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Let $f:(0,\infty)\rightarrow\mathbb{R}$ differentiable and $F$ one of its primitives. Prove that if $f'$ is bounded and $\lim\limits_{x\rightarrow\infty}F(x)=0$, then $\lim\limits_{x\rightarrow\infty}f(x)=0$. I found this problem too on mathstack but I can't find it. However, I wrote down the lemma that solves it, but I didn't understood it's proof. Can you give a proof for: Lemma: For $g:(a,\infty)\rightarrow\mathbb{R}$ double differentiable on $(a,\infty)$ with it's second derivative $g''$ bounded on $(a,\infty)$, if $\lim\limits_{x\rightarrow\infty}g(x)=L$ then $\lim\limits_{x\rightarrow\infty}g'(x)=0$. For $F=g$ this solves our problem, but I don't know a proof for this lemma to the level of highschool maths.

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Indeed, $\lim_{x\to\infty}F(x)$ does not have to be $0$, it is okay with any $L=\lim_{x\to\infty} F(x)$. Let $\delta>0$ be arbitrary and $|f'|\le M$. By mean value theorem, there is $s\in (0,1)$ and $s'\in (0,1)$ such that $$ \left|\frac{F(x+\delta)-F(x)}{\delta}-f(x)\right|=\left|f(x+s\delta)-f(x)\right|=s\delta|f'(x+s'\delta)|\le M\delta. $$ Let $x$ tend to $\infty$ to obtain $$\begin{align*} \limsup_{x\to\infty}\left|\frac{F(x+\delta)-F(x)}{\delta}-f(x)\right|&=\limsup_{x\to\infty}\left|f(x)\right|\le M\delta. \end{align*}$$ Since $\delta>0$ is arbitrary, we get that $ \lim_{x\to\infty} f(x)=0. $

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  • $\begingroup$ Should your $f''$ not be $f'$? $\endgroup$ – K.Power Mar 12 at 19:11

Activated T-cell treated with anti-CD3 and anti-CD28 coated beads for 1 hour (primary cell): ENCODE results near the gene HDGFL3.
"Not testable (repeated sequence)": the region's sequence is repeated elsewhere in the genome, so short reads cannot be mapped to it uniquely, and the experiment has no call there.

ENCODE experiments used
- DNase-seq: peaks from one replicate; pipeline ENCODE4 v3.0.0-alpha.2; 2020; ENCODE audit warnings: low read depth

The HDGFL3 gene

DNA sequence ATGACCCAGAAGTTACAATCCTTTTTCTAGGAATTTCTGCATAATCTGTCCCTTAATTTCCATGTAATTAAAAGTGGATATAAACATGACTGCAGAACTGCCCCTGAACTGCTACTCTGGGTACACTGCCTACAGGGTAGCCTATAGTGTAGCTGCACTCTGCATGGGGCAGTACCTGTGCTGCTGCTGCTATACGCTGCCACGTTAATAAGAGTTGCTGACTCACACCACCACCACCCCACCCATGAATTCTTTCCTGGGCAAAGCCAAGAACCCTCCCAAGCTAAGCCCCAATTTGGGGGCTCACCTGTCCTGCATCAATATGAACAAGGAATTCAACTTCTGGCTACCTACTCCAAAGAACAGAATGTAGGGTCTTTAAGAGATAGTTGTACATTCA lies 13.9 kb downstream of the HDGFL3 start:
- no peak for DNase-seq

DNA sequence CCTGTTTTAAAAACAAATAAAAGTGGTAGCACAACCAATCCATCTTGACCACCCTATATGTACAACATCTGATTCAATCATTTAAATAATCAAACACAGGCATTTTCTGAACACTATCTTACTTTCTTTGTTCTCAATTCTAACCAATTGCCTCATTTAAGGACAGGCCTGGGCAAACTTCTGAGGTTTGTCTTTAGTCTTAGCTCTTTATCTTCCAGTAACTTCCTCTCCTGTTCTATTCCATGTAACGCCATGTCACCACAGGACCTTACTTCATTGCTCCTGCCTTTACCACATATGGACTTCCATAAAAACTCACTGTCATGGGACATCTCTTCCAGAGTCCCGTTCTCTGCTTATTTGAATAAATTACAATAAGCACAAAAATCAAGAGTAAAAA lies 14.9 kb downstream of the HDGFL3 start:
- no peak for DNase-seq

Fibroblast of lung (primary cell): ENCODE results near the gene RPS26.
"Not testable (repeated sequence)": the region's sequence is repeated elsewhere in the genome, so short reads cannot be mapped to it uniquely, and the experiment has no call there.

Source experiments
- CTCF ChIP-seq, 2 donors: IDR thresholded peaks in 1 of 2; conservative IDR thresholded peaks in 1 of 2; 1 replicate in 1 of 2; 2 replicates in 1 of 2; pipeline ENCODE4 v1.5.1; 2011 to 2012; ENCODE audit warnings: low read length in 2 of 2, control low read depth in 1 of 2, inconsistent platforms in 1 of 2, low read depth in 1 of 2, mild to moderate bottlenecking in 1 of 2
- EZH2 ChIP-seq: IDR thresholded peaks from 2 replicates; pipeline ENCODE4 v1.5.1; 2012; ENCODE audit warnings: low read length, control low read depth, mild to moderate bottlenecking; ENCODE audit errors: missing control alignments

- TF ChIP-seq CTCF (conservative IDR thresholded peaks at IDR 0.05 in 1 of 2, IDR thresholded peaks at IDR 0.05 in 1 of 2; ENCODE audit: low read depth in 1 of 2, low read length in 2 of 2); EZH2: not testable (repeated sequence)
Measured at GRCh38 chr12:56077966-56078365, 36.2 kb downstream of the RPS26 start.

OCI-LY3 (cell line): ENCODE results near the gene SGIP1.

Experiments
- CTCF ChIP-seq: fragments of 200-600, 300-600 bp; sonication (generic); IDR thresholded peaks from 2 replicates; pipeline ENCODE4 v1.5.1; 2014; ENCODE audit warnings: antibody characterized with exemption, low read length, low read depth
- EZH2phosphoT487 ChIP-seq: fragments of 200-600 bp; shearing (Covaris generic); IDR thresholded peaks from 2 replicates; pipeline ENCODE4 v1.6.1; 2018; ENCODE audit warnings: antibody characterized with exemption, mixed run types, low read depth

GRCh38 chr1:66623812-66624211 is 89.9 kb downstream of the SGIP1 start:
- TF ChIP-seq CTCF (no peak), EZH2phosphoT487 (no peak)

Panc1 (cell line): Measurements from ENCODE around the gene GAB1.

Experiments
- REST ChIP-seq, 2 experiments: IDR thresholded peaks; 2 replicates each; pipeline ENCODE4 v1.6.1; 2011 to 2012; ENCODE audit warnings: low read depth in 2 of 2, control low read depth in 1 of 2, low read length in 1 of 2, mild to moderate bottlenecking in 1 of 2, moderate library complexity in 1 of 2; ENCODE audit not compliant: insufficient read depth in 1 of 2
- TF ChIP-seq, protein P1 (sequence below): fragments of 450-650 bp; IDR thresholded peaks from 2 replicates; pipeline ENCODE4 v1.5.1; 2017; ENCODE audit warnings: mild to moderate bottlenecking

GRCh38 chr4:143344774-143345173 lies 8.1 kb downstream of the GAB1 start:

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    $\begingroup$ Ah, you're absolutely right. Thank you for the correction ! $\endgroup$ – Song Mar 12 at 23:39
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Hint: Show that \begin{align} \max|g'(t)|^2 \leq 4\left(\max|g(t)|\right) \left( \max|g''(t)|\right). \end{align} for any twice differentiable function on any interval $[a, b]$.

Additional Hint to the Hint: Observe \begin{align} g(t+2h) = g(t)+ 2g'(t)h+2g''(\xi)h^2 \end{align} for some $\xi \in (t, t+2h)$. Hence it follows \begin{align} g'(t) = \frac{g(t+2h)-g(t)}{2h}-g''(\xi)h \end{align} which means \begin{align} |g'(t)| \leq \frac{\max |g(t)|}{h}+\max| g''(t)| h. \end{align} Choose an appropriate $h$.

Response to @MarkViola: Consider the interval $(-1, \infty)$ and the function \begin{align} g(x) = \begin{cases} 2x^2-1 & \text{ if } (-1<x<0),\\ \frac{x^2-1}{x^2+1} & \text{ if } (0\leq x<\infty) \end{cases} \end{align} which is twice differentiable. Observe \begin{align} \sup |g(t)| = 1, \sup |g'(t)|=4, \text{ and } \sup |g''(t)|=4. \end{align} I stole this example from Baby Rudin Exercise 5.15.

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  • $\begingroup$ Ops. I left the 4. Now it's correct. $\endgroup$ – Jacky Chong Mar 13 at 3:37
  • $\begingroup$ In THIS ANSWER, I showed that $|g'|\le \sqrt{2||g||_\infty\,||g''||_\infty}$. $\endgroup$ – Mark Viola Mar 13 at 4:14
  • $\begingroup$ Yes. I left the square yes well. $\endgroup$ – Jacky Chong Mar 13 at 4:15
  • $\begingroup$ The $4$ is overkill. $\endgroup$ – Mark Viola Mar 13 at 4:16
  • $\begingroup$ @MarkViola I have updated my post. $\endgroup$ – Jacky Chong Mar 13 at 4:27

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